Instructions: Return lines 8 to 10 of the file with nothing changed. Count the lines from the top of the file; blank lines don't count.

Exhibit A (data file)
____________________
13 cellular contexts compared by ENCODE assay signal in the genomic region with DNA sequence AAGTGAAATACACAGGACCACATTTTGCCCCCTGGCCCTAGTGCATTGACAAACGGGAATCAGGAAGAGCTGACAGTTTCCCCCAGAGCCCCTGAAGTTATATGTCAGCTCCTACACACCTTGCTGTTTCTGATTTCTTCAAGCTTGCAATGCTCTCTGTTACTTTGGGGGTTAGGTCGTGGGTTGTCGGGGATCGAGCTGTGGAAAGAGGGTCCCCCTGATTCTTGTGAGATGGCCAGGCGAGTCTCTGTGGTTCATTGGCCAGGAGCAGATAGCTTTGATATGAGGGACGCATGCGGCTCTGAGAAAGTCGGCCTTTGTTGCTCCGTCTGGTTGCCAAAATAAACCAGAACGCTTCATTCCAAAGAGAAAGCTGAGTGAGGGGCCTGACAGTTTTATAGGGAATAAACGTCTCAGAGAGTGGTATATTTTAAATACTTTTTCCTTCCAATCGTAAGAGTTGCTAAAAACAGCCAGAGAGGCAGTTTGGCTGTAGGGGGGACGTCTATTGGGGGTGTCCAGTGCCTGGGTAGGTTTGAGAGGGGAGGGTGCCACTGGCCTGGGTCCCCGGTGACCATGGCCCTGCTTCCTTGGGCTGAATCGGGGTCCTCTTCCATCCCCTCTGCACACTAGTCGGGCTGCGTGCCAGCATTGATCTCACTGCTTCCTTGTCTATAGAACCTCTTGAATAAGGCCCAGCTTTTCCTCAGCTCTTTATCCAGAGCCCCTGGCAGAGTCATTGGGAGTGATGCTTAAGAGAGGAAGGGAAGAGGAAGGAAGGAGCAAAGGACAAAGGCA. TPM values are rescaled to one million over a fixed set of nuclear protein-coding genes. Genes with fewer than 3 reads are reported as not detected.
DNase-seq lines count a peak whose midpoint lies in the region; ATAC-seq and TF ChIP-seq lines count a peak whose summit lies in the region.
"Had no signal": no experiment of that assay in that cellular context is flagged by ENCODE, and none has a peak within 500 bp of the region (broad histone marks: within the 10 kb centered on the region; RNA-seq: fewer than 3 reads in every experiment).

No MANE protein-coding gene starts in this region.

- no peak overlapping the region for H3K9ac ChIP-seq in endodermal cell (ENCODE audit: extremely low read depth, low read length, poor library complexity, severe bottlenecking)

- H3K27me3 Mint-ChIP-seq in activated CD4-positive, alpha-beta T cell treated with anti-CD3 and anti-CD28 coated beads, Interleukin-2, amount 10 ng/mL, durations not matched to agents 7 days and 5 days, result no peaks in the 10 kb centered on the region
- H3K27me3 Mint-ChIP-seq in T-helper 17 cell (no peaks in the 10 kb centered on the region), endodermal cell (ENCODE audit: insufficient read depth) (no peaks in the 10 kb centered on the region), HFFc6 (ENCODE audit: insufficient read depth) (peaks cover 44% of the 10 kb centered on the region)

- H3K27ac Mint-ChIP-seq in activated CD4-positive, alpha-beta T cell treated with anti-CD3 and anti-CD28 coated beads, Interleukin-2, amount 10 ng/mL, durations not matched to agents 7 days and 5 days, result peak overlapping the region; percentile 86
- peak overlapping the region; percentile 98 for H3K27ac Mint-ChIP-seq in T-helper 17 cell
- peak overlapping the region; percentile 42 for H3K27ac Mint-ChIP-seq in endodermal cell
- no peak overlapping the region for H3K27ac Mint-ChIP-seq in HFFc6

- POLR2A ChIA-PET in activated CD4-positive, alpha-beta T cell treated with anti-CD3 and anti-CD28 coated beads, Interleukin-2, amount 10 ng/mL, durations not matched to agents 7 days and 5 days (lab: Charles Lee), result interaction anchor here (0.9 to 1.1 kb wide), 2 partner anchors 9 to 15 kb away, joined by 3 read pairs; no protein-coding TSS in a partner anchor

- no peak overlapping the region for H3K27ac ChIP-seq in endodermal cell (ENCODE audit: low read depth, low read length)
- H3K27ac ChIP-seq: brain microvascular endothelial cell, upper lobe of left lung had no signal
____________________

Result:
- H3K27ac Mint-ChIP-seq in activated CD4-positive, alpha-beta T cell treated with anti-CD3 and anti-CD28 coated beads, Interleukin-2, amount 10 ng/mL, durations not matched to agents 7 days and 5 days, result peak overlapping the region; percentile 86
- peak overlapping the region; percentile 98 for H3K27ac Mint-ChIP-seq in T-helper 17 cell
- peak overlapping the region; percentile 42 for H3K27ac Mint-ChIP-seq in endodermal cell